When Calder Gates comes home from school, he never talks about what happens there. Once, the 10-year-old boy was beaten up by other students, and his mother didn’t know until two days later when another mom told her.
Calder’s silence, his mother Kiki Gates said, is a product of his autism. The developmental condition makes him anxious when he’s around people or has to juggle different activities. Often she has to prompt him with questions to get him talking.
But when Calder comes home from Camp MIND, a summer camp for children with neurodevelopmental disorders run by the UC Davis MIND Institute, he can’t stop telling stories about his experiences there.
“He was talking about it until bedtime yesterday,” she said. “He comes home talking about the dancing exercises and singing ‘I’m a bright light and that’s the way I am.’ It made me cry because he never does that.”
According to the U.S. Centers for Disease Control and Prevention, one in 68 U.S. children are on the autism spectrum, with the wide-ranging symptoms including social challenges, language impairment and repetitive behaviors.
Camp MIND offers an affordable outlet for Sacramento area autistic children, costing $100 for five days. Between 9:30 a.m and 12:30 p.m., children practice social skills, manage anxiety and stress and learn through sensory activities. The program is in high demand since most camps for special needs children cost at least three or four times more.
“It’s fun and I get to be myself,” Calder said. “I can’t actually be my crazy, normal self at school.”
Erin Roseborough, a child life specialist and coordinator of Camp MIND, said she started the camp last summer after she tried to find programs for her daughter and realized there were few camp options for children with neurodevelopmental disorders. Her daughter, Brooklyn, gets extremely shy around other people and doesn’t look at them, Roseborough said.
“It was hard to find a camp that wasn’t overnight and didn’t cost a fortune, so I wanted to try it for myself,” she said.
In group exercises, children practice how to introduce themselves and recognize emotions. Each morning, Roseborough chooses an emotion of the day and prompts children to describe how their faces and bodies react when they feel that emotion. For example, when the emotion of the day was anger, kids shouted that their “eyebrows turn down,” their “bodies feel tight” and their “faces scrunch up.”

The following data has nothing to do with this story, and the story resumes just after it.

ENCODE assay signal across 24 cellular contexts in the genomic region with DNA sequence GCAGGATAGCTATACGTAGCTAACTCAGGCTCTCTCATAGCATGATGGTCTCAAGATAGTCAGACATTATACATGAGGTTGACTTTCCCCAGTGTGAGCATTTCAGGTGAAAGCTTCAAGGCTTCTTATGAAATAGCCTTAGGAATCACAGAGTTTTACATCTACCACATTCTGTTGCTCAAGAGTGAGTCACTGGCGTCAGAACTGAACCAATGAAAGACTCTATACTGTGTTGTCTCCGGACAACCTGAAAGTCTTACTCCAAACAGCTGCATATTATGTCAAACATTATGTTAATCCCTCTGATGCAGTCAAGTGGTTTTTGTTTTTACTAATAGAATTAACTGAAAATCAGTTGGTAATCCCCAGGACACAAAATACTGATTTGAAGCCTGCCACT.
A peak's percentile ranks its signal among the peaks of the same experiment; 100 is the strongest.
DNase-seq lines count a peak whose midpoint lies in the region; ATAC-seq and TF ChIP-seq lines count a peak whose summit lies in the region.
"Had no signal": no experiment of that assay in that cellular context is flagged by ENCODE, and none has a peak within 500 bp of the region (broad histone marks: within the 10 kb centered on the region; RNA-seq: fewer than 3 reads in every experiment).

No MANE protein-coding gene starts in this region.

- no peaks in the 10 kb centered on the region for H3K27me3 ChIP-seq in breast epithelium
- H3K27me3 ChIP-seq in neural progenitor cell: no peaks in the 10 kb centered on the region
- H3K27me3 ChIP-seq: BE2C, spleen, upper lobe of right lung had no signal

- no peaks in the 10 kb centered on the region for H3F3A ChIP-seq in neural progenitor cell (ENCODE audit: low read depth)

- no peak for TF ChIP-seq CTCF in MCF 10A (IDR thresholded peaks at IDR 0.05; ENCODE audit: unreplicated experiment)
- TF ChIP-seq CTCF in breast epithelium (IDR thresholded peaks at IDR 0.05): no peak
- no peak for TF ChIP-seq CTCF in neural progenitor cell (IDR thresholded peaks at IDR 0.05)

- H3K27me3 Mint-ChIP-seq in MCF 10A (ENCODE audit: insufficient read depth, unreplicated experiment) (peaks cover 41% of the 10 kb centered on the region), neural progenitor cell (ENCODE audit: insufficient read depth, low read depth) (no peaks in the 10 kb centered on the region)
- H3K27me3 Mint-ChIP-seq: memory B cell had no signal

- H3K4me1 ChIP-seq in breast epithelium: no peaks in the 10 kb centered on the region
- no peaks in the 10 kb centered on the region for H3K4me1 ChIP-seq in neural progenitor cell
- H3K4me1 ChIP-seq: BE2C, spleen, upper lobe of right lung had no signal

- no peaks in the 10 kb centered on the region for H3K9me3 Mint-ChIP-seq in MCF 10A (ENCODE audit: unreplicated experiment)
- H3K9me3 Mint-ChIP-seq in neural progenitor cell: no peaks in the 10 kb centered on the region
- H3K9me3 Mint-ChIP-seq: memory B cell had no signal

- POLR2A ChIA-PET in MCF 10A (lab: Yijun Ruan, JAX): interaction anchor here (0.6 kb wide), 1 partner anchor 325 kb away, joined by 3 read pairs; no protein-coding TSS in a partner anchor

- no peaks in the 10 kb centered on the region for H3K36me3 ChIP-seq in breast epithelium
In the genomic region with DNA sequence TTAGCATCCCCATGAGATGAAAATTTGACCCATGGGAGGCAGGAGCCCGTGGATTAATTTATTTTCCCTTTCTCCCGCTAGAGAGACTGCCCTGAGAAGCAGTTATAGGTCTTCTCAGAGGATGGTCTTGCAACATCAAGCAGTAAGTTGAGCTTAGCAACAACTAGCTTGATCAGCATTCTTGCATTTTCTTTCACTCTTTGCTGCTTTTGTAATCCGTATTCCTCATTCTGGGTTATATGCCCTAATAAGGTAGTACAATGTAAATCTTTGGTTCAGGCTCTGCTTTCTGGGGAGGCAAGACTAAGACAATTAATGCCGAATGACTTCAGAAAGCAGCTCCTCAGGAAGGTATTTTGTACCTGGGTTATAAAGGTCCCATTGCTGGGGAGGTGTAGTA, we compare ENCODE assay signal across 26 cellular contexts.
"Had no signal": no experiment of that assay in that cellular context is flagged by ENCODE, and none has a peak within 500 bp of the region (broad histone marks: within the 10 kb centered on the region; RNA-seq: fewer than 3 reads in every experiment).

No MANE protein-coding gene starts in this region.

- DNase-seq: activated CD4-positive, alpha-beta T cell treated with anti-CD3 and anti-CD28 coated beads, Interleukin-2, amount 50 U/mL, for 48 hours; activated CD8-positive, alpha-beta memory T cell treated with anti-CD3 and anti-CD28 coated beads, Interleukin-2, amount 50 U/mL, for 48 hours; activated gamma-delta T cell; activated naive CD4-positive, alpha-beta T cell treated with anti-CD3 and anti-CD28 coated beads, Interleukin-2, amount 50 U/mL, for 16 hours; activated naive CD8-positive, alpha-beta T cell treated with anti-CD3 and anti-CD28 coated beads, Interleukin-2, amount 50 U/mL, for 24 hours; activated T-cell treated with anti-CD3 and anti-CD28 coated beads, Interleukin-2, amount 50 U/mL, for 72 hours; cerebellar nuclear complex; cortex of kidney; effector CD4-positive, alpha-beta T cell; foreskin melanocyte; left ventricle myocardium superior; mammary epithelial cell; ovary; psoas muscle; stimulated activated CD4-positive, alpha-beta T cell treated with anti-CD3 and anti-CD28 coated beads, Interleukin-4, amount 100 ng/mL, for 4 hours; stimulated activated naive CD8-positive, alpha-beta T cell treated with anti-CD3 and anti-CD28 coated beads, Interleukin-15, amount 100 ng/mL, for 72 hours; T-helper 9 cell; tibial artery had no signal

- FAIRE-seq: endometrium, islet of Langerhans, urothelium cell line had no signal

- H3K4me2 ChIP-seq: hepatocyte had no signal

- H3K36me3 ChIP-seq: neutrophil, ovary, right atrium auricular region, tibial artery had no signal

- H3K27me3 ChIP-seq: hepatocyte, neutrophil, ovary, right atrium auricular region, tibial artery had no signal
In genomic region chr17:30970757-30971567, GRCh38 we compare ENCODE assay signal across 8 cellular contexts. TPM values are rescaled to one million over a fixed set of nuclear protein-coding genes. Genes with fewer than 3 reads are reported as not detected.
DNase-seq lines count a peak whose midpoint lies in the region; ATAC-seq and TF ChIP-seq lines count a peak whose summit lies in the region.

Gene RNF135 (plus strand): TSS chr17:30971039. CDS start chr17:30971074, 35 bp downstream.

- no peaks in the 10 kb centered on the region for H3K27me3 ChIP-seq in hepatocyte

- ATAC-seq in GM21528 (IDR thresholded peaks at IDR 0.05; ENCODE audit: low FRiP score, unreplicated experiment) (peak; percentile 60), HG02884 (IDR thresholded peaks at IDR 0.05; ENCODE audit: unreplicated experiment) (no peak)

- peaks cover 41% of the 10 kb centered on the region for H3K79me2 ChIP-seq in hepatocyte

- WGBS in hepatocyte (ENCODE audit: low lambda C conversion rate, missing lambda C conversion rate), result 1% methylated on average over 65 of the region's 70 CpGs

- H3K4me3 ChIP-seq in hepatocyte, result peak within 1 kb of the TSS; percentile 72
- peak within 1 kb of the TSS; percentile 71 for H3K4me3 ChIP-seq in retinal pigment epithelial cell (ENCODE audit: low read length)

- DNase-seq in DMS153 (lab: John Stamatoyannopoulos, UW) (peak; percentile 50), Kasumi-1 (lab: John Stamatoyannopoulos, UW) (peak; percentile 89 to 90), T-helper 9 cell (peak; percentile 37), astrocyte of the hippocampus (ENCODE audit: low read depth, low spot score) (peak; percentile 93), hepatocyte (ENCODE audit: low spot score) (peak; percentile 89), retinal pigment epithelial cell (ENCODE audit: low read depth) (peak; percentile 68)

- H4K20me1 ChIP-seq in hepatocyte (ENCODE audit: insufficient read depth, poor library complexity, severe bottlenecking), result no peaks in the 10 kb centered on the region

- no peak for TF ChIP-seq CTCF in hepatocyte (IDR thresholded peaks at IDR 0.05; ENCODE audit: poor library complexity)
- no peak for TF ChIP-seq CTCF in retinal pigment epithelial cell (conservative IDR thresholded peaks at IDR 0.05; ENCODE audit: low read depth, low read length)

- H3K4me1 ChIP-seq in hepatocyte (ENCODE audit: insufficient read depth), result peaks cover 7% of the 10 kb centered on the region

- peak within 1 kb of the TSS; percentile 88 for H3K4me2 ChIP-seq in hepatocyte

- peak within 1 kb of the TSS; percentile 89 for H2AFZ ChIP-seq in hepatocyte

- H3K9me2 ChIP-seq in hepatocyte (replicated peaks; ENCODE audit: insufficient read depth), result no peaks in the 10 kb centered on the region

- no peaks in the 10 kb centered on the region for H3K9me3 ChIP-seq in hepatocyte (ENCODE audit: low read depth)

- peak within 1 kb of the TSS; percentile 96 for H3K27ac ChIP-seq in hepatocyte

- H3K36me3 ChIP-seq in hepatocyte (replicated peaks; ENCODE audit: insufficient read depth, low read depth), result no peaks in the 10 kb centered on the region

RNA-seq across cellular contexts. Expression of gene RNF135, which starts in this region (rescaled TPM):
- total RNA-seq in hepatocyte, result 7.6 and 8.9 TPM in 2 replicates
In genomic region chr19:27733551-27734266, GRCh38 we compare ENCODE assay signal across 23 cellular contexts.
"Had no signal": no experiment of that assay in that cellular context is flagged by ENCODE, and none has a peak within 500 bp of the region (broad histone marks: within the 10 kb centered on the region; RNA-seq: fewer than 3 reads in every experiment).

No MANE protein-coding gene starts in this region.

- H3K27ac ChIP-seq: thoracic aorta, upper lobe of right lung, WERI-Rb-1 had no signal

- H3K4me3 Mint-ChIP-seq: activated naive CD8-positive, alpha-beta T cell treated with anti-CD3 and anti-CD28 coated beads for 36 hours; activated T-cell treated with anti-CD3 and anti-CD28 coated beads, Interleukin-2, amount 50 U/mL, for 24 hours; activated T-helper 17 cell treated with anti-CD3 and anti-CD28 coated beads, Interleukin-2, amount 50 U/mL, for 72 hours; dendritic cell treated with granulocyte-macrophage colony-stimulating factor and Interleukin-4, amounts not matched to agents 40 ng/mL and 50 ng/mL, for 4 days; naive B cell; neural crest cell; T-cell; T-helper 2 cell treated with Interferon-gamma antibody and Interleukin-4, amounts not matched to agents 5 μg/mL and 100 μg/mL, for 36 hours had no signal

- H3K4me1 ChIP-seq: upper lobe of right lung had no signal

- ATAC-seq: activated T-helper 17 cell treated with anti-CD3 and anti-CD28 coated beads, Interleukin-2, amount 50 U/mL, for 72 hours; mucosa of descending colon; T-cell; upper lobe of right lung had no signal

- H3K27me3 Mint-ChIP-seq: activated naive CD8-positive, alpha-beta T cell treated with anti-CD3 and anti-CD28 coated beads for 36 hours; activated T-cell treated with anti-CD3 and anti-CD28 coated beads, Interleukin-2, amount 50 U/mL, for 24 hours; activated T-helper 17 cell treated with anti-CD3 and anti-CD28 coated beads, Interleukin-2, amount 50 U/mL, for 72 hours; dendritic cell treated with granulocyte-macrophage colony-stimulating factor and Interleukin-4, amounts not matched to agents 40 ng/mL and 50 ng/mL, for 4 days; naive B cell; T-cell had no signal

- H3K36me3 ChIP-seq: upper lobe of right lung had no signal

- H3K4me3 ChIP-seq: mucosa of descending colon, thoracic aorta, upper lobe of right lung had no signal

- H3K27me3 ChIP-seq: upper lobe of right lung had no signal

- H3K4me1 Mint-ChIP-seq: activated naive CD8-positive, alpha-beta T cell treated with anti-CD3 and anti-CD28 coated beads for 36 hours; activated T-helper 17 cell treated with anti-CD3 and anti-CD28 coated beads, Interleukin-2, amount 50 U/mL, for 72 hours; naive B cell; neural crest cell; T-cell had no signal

The camp also incorporates sensory activities such as dancing, yoga and science experiments. The kids make volcanoes out of baking soda, food color and vinegar and create lava lamps with water, vegetable oil and Alka-Seltzer tablets.
When the children take their lava lamps home, they can use them as “calm down bottles” when they’re upset by taking deep breaths and watching the oil and water slowly separate, said Caitlin Jensen, a staff member at Camp MIND.
The camp’s staff also initiate interactions between children. If a child withdraws during play time, the staff will pair two children and find things they have in common to help them build a relationship. When one little girl hid under a play structure during recess recently, a staff member sat next to her and talked to her. She then asked another child to come over and included her in the conversation.
“We try to initiate things for them and show them how to initiate things together,” Roseborough said.
Roseborough’s daughter bonded with another girl over gymnastics. They now play the same games at recess and join in activities together.
Class sizes for each Camp MIND session are capped at 12. Three of the four sessions are full, with a waiting list for the July 10-14 session. The camp runs until July 28; six spots were still available as of Friday afternoon for that session.
“It felt like I won the jackpot when we got in,” said Kirsten Spall, mother of 10-year-old Robert. “For kids who need that support in social skills, or for kids who are quirkier and can become a target, it’s hard to find a camp that’s going to be a safe place for them to learn what they need to learn.”
After the first day of camp, Spall said Robert told her “ ‘Mom, I don’t mean to be rude or mean or anything, I just like being with other kids like me. I think they’re just easier to be with.’ ”
“That was a big moment, I think, for him to realize that and be OK with it,” Spall said.
Marjorie Solomon, professor of psychology and behavioral sciences at the MIND (Medical Investigation of Neurodevelopmental Disorders) Institute, said the children transform once they start playing with each other day in and day out.
“When you come into an environment like this where everyone is a little bit like you and the professionals around you are really strong in facilitating your interaction with other people, and then you see people on a regular basis, that can be really transformative,” Solomon said. “It really helps improve self-esteem when you know you can have a friend somewhere.”
The camp also provides parents the setting to share resources.
“Parents are exchanging information and setting up play dates,” Roseborough said. “It’s becoming like a network and support group for them.”
“It’s almost like a weight has been lifted,” Spall said. “As a mom, the stress of putting him in a traditional camp weighs really heavy on me but I think it weighs heavier on (my son). So I think when he walked away that first day seeing it was really supportive, he just walked away really happy. He knew when he left camp, he wasn’t going to have to tell me he was put in timeout. He could report to mom and dad that ‘I was successful.’ ”